Now in my previous answer, I picked a relative speed of 0.8c to use in my examples. Note that I said we could use a reference frame in which both persons are approaching at 0.5c. If you simply added these two speeds together, you would get exactly 1.0c. Do you understand that in this reference frame, even though the closing speed is 1.0c, there is nothing traveling at 1.0c and the two bodies don't have a relative speed of 1.0c? If you use the velocity addition formula, you will see that their relative speed is 0.8c. Do you understand all this?

Whether or not this is what you want to know, do you understand what I have explained? If it isn't what you want to know, tell me what about my explanation is not related to what you want to know.
I understood the difference between closing speed and relative speed, and how the relative speed comes up 0.8c!

Doc Al
Mentor
Thanks, but!
If both the bodies are moving in the same direction in the +ve x-direction the value of relative velocity comes up:
$$u=\frac{v-c}{1-vc/c^2}=\frac{v-c}{1-v/c}=c(\frac{v-c}{c-v})=-c$$

What does -c mean here?
It just means you messed up with a sign.

You'll have less chance of messing up signs when you use this version of the addition of velocity formula:
$$V_{a/c} = \frac{V_{a/b} + V_{b/c}}{1 + (V_{a/b} V_{b/c})/c^2}$$

Here $V_{a/c}$ means the velocity of A with respect to C. So call the first body C and the second body A. And the third frame B.

So Va/b = c;
Vc/b = v, so Vb/c = -v;

What you want is u = Va/c.

Do all that and you'll get u = +c.

ghwellsjr
Gold Member
Thanks, but!
If both the bodies are moving in the same direction in the +ve x-direction the value of relative velocity comes up:
$$u=\frac{v-c}{1-vc/c^2}=\frac{v-c}{1-v/c}=c(\frac{v-c}{c-v})=-c$$

What does -c mean here?
You need to substitue v with -c instead of putting the minus sign in front of the c. Then you will get:

$$u=\frac{-c+c}{1-cc/c^2}=\frac{-c+c}{1-1}=\frac{0}{0}=?$$

which is indeterminate meaning you need some other way to calculate the answer.

$$u=\frac{v+u'}{1+vu'/c^2}$$

and set u' equal to -v (since the formula assumes opposite directions and you want the same direction), then:

$$u=\frac{v-v}{1-vv/c^2}=\frac{0}{1-v^2/c^2}=0$$

unless v=c but u approaches zero in the limit as v approaches c.

ghwellsjr
Gold Member
This thread started off with a question about two photons approaching each other. Unfortunately, that question has several different unrelated issues with regard to it and they have all been covered in different posts. If the question had been regarding two bodies (or persons or missiles or whatever as long as they are traveling less than the speed of light), then the answers could have been focused on that one issue. Unfortunately, you continue to bring in one body traveling at the speed of light and it diverts the answers off in another direction again. So please don't bring up a body traveling at the speed of light, OK, it will just bring about more confusion. A body can go at any speed approaching the speed of light such as 0.999999999c but not 1.0000000000c.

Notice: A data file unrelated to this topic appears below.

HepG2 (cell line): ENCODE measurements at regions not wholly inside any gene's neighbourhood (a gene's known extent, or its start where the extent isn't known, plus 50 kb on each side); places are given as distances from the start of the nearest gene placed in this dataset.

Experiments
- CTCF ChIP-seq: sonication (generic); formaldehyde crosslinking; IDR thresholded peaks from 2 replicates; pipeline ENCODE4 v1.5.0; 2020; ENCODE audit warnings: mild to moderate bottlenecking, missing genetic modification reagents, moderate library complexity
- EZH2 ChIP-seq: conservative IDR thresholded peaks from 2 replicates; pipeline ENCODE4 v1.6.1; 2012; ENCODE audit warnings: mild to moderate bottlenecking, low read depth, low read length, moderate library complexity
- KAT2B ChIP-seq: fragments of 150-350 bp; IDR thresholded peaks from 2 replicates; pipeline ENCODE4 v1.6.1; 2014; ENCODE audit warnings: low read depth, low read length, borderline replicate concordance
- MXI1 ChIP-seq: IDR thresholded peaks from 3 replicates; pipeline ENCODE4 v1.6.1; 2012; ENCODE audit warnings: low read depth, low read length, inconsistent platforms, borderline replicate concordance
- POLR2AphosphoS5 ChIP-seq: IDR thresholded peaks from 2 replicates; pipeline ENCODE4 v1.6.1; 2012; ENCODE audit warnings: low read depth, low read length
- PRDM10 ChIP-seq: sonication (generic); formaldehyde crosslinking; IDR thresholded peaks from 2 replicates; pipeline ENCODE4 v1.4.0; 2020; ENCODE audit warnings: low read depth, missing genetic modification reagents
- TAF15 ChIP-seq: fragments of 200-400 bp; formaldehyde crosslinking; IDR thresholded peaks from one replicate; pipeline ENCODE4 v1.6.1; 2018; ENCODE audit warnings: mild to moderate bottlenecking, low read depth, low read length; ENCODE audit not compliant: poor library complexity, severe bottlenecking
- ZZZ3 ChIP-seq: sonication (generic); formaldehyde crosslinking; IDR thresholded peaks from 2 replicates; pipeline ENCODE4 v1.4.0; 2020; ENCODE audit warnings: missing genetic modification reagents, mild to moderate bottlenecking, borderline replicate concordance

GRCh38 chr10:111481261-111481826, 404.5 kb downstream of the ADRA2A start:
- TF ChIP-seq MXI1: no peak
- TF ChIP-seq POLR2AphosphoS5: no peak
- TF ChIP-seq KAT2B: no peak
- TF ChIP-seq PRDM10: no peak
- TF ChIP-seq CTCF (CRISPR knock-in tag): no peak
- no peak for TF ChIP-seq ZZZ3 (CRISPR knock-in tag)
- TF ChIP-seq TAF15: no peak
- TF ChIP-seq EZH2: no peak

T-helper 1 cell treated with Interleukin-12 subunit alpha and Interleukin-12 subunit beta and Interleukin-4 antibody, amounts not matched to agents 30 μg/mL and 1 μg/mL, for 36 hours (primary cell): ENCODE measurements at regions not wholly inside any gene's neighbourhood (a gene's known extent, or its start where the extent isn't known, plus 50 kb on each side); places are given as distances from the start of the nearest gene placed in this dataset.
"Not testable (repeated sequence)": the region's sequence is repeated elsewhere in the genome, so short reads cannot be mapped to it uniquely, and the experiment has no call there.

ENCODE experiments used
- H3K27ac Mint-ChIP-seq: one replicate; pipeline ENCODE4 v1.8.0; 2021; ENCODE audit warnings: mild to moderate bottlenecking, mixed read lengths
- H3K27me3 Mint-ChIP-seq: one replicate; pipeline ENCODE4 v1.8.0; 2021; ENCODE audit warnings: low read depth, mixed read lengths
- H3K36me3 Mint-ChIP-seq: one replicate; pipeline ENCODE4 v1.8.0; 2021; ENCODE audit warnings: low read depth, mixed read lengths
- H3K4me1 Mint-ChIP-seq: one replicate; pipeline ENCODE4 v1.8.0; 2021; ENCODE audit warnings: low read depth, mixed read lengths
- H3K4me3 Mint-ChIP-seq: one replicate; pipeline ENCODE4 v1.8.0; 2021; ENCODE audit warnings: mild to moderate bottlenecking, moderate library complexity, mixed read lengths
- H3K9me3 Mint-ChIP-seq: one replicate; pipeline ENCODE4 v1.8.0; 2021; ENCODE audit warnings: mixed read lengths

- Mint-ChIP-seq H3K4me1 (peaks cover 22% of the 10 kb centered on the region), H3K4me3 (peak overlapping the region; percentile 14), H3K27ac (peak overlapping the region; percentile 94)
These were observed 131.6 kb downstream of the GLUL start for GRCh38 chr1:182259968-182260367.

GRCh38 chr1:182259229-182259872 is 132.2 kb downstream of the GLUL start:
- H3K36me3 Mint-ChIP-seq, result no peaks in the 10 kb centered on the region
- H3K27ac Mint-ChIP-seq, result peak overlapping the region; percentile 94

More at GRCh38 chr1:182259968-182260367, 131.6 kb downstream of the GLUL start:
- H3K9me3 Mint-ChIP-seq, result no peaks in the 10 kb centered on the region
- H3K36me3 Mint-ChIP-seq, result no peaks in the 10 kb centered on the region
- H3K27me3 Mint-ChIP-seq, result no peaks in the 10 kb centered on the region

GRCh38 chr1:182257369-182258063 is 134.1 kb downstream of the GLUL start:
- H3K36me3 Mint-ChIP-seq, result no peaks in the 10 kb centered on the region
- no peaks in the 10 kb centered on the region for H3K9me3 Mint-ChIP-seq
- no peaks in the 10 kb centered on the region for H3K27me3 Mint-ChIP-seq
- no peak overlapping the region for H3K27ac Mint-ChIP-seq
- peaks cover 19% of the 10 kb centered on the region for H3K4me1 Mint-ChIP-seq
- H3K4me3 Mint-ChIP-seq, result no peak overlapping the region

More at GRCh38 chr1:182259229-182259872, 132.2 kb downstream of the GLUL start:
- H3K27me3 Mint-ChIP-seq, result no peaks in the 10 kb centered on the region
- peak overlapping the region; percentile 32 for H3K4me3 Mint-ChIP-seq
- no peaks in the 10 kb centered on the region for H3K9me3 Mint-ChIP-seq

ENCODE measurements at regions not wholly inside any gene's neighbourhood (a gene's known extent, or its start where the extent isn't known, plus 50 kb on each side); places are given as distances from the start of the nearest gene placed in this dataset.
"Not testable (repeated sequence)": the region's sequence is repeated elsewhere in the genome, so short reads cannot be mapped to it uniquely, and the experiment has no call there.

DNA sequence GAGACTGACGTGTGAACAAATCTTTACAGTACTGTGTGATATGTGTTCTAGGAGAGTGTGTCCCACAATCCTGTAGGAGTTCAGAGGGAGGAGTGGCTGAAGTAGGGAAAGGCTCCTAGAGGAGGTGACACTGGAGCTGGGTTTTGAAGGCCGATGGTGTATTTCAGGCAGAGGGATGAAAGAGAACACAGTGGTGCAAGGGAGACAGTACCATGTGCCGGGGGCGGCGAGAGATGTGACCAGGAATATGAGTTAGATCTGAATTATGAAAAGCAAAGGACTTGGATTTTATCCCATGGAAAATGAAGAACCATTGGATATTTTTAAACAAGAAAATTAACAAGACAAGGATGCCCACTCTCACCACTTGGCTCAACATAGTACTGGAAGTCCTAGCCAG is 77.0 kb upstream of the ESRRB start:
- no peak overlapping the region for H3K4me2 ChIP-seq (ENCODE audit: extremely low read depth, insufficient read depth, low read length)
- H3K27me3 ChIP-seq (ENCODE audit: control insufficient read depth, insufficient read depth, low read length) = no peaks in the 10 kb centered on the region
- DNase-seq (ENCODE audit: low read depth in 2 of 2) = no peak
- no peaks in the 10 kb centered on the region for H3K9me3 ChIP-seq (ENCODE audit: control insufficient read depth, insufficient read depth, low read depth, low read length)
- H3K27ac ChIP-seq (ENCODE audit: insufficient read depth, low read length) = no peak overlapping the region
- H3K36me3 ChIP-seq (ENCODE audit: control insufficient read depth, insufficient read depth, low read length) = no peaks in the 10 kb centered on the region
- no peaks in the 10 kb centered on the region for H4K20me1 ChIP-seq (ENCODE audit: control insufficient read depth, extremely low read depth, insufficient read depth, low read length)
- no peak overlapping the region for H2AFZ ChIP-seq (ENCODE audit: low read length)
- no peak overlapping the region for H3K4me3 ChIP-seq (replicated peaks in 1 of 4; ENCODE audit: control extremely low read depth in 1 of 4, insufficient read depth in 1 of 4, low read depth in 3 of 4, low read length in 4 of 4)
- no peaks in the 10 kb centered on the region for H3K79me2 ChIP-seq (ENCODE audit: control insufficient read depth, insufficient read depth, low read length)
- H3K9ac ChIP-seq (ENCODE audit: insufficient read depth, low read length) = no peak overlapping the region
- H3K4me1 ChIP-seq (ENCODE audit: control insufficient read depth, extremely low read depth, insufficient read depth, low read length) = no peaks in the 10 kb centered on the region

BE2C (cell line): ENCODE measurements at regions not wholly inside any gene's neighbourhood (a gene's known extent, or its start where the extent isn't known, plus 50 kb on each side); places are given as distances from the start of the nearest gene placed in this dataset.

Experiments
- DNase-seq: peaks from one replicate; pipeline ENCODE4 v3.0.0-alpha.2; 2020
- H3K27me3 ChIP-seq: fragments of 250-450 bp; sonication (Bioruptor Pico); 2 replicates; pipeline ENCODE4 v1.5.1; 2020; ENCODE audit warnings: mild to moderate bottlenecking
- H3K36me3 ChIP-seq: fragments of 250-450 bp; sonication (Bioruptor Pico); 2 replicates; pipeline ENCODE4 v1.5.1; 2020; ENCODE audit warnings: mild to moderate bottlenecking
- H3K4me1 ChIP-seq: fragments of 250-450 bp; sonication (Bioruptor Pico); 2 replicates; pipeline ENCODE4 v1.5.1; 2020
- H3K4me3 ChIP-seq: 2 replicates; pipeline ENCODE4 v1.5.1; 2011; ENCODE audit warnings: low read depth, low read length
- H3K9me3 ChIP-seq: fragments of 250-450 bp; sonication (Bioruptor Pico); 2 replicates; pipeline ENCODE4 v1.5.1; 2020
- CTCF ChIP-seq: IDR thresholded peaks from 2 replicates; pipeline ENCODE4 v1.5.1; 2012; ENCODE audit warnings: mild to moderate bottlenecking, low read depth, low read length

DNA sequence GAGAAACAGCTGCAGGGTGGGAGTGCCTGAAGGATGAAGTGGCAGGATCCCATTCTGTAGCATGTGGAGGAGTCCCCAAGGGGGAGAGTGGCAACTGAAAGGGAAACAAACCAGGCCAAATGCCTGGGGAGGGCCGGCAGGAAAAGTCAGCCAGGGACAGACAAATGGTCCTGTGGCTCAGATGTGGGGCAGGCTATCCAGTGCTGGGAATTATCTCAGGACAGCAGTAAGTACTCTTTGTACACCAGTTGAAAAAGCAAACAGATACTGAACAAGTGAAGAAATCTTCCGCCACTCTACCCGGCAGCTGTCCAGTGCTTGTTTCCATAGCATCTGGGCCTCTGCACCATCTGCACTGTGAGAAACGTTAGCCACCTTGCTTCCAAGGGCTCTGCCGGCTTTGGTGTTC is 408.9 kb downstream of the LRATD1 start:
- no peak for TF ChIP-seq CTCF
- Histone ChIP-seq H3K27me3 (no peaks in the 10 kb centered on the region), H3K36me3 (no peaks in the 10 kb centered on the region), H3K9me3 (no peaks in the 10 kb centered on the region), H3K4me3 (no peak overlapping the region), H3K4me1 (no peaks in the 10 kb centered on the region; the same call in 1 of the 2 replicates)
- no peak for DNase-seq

Now in my previous answer, I picked a relative speed of 0.8c to use in my examples. Note that I said we could use a reference frame in which both persons are approaching at 0.5c. If you simply added these two speeds together, you would get exactly 1.0c. Do you understand that in this reference frame, even though the closing speed is 1.0c, there is nothing traveling at 1.0c and the two bodies don't have a relative speed of 1.0c? If you use the velocity addition formula, you will see that their relative speed is 0.8c. Do you understand all this?

Whether or not this is what you want to know, do you understand what I have explained? If it isn't what you want to know, tell me what about my explanation is not related to what you want to know.
I understood the difference between closing speed and relative speed, and how the relative speed comes up 0.8c!
So are we done?

It just means you messed up with a sign.

You'll have less chance of messing up signs when you use this version of the addition of velocity formula:
$$V_{a/c} = \frac{V_{a/b} + V_{b/c}}{1 + (V_{a/b} V_{b/c})/c^2}$$

Here $V_{a/c}$ means the velocity of A with respect to C. So call the first body C and the second body A. And the third frame B.

So Va/b = c;
Vc/b = v, so Vb/c = -v;

What you want is u = Va/c.

Do all that and you'll get u = +c.
Sorry for that question, I realized just a few moments after posting the question that I have done a mistake while solving the equation!
Anyways thanks!

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So are we done?
Yes to some extent, now I understood the dilemma of this relative velocity taking relativity into account. I have some last questions regarding relativity, do we know the reason why a particle moving @c can't be taken as reference frame and why does the behavior/properties and laws change so abruptly when we move from speed c-1m/s to c?

Thanks to all for you kind help and precious time.
With regards
Mudasir